*The goal of these initial tribal meetings is relationship building, and not
necessarily to resolve issues. The following list is for discussion purposes and
to help the Governor’s Executive Committee to begin forming the policy on each
issue moving forward.
1. Gaming/Economic Development: Due to the recent case settlement and
compact negotiation with the Flandreau Santee Sioux Tribe, gaming will be on
the top of the list for most tribes.
Key things to remember during gaming discussions:
 Tribes will be “fishing” for the state’s policy position, but they will not be
afraid to push the envelope.
 I think we are better going into these informal discussions with a tribal
gaming and economic development policy.
 Bear in mind, that gaming remains the number one source of
governmental economic development for most tribes. That is to say, the
source of revenue that provides for essential governmental services for
tribal members. There are no South Dakota tribes or tribal members
getting “rich” from gaming. In most cases, they are struggling to remain
competitive. But, gaming is super-important to the tribes from a selfgovernance standpoint.
 This issue creates tremendous opportunity for state tribal cooperation.
 But, each tribe is different; so discussions will vary based on the local
gaming market, local gaming sentiments, tribal land base, and population.
 Some tribes will want to discuss building a casino on tribal land held in
trust outside the exterior boundaries of the reservation. (Lower Brule and
Cheyenne River). Lower Brule has land near Oacoma and Cheyenne
River has land near Fort Pierre.
 Some tribes will want to expand gaming simply because they have more
population and greater economic needs to provide for on their reservation
Some tribes will want to expand because they have made recent
improvements to their casinos or have planned improvements, and need
additional games to pay debt service on expansion loans. (Yankton,
Rosebud, and Crow Creek)
Some tribes will want to expand because they have a good track record of
gaming in North Dakota and think that their expertise will translate to
success in South Dakota. (Standing Rock and Sisseton Wahpeton).
While other tribes will want to enter into gaming for the first time.
(Cheyenne River)
Tribes will also discuss other economic development ideas, such as wind
energy development, oil and gas drilling, grocery marketing, agriculture,
information technology, small business development, and tourism, but
they will likely want to discuss gaming first and foremost.
2. Land In Trust Applications: A major source of contention between tribes and
state and local government, this has been an impediment to improving state tribal
relations. Attorney General, Marty Jackley has stated in a meeting with me that
his policy is to oppose only off-reservation land in trust applications. While the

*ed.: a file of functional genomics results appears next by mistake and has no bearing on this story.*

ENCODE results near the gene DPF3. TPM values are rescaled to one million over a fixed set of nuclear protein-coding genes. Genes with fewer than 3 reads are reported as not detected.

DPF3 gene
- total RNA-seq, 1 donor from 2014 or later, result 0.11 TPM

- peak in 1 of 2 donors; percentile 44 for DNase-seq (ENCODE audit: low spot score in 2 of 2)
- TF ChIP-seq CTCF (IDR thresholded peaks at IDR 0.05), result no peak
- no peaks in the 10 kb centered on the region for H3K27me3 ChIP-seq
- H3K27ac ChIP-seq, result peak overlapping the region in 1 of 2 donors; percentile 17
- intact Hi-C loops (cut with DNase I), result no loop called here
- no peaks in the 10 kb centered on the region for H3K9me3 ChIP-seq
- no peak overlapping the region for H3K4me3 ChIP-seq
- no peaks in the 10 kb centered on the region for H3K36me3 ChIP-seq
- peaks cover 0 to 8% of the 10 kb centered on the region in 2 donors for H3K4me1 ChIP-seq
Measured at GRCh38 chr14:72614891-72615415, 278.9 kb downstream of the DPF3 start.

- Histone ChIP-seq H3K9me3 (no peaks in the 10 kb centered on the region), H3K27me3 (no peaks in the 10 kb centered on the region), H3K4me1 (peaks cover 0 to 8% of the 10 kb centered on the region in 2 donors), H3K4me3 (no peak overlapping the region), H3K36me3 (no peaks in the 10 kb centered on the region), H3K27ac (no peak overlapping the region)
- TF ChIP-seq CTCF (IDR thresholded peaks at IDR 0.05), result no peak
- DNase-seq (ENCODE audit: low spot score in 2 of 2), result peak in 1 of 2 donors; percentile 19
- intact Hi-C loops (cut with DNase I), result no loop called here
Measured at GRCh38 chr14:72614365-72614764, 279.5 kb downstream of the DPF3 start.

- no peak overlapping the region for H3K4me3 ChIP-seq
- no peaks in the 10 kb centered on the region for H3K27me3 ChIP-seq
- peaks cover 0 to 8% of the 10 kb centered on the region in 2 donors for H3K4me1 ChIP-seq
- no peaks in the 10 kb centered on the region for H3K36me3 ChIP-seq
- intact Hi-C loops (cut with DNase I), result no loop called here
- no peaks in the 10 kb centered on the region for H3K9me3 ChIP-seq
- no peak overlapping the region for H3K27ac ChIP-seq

Bureau of Indian Affairs has stated that it does not think the State should oppose
any application regardless of type or purpose. Tribes see this as a right of self
governance and have prevailed on a majority of contested cases. The
Department of Tribal Relations is studying the issue and will provide a report to
the Governor on July 20th.
Key points to remember when discussing this issue:
 Tribes see this issue as a sovereign right. After the Sioux tribes lost
millions of acres of land during the General Allotment Act, Congress
passed the Indian Reorganization Act to reverse the ill effects of the
allotment era. In addition to reorganizing tribal government, the act
provided for means of economic development, including the ability for
tribes to re-acquire lands through the land in trust process. This process
is relatively simple, but it has been complicated by the competing interests
of tribal and local and state governments.
One of the first controversial cases was the Lower Brule Oacoma case in
the 1990’s. The tribe requested land to be transferred to trust status for
purposes of economic development, meaning the land would not be
subject to local taxes and any income derived from that land while in trust
status would also be tax free. The case was opposed by the South Dakota
Attorney General’s office. The case was decided in federal court in favor
of the tribe and the controversy over land in trust applications has
persisted since.
 Counties are concerned about lost tax revenue, tribal jurisdiction over nonIndians, and tribal regulatory authority over non-Indians.
 The AG’s office has stood in support of local government interests and
does not trust the land in trust process.
This is a policy driven issue and like gaming, we are better off going into
the tribal meetings with a good idea of where we want to be policy wise
moving forward.
Solutions include the creation of a Payment in Lieu of Taxes fund through
the Bureau of Indian Affairs to offset the tax issue, but that does not do
anything to assuage concerns over tribal jurisdiction and regulatory
authority over non-Indians.